Chemotherapy typically destroys the tumor mass but rarely eradicates the cancer stem cells (CSCs) that can drive metastatic recurrence. A key current challenge is finding ways to eradicate CSCs and suppress their characteristics. Here, we report a prodrug, Nic-A, created by combining a carbonic anhydrase IX (CAIX) inhibitor, acetazolamide, with a signal transducer and transcriptional activator 3 (STAT3) inhibitor, niclosamide. Nic-A was designed to target triple-negative breast cancer (TNBC) CSCs and was found to inhibit both proliferating TNBC cells and CSCs via STAT3 dysregulation and suppression of CSC-like properties. Its use leads to a decrease in aldehyde dehydrogenase 1 activity, CD44high/CD24low stem-like subpopulations, and tumor spheroid-forming ability. TNBC xenograft tumors treated with Nic-A exhibited decreased angiogenesis and tumor growth, as well as decreased Ki-67 expression and increased apoptosis. In addition, distant metastases were suppressed in TNBC allografts derived from a CSC-enriched population. This study thus highlights a potential strategy for addressing CSC-based cancer recurrence.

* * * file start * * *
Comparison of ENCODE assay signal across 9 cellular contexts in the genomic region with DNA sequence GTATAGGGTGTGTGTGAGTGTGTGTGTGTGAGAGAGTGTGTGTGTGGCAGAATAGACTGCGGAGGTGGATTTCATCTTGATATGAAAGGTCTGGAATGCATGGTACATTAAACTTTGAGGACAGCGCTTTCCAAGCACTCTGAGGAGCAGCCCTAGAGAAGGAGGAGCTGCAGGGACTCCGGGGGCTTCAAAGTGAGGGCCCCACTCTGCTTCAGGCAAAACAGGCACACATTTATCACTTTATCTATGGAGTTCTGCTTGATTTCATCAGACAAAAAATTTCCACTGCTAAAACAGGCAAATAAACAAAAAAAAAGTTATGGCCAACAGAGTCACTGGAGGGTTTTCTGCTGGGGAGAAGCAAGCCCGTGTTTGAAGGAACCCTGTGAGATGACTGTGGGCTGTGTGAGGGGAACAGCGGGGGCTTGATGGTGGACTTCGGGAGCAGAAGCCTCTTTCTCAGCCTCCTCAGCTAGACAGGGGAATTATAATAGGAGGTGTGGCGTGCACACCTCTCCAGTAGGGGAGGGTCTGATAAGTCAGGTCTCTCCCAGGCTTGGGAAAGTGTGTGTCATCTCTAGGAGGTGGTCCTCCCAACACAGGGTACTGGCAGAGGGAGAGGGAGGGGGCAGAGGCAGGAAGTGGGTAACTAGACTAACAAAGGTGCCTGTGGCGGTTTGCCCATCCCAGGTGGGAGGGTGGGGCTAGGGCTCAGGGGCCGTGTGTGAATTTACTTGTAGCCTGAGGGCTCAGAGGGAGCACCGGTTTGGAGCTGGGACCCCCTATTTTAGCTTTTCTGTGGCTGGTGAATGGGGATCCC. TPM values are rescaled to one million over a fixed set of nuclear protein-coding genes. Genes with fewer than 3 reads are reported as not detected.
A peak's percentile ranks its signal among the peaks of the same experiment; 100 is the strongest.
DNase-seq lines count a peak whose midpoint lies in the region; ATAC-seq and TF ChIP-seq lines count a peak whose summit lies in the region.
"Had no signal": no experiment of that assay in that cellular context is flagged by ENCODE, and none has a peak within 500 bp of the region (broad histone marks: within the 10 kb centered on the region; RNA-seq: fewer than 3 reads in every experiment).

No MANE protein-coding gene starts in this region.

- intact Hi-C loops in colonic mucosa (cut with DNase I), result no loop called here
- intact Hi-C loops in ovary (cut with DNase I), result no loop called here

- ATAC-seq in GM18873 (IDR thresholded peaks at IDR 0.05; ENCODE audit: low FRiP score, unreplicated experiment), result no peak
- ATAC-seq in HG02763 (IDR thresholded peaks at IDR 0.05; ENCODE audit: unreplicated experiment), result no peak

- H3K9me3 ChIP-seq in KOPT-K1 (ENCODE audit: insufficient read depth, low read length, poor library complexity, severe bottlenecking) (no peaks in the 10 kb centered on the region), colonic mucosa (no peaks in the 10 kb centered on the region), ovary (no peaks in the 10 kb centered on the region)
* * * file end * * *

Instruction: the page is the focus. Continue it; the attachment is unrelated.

|Proceedings of the National Academy of Sciences of the United States of America
|Published - 2023 May 23
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Copyright © 2023 the Author(s). Published by PNAS. This article is distributed under Creative Commons Attribution-NonCommercial-NoDerivatives License 4.0 (CC BY-NC-ND).
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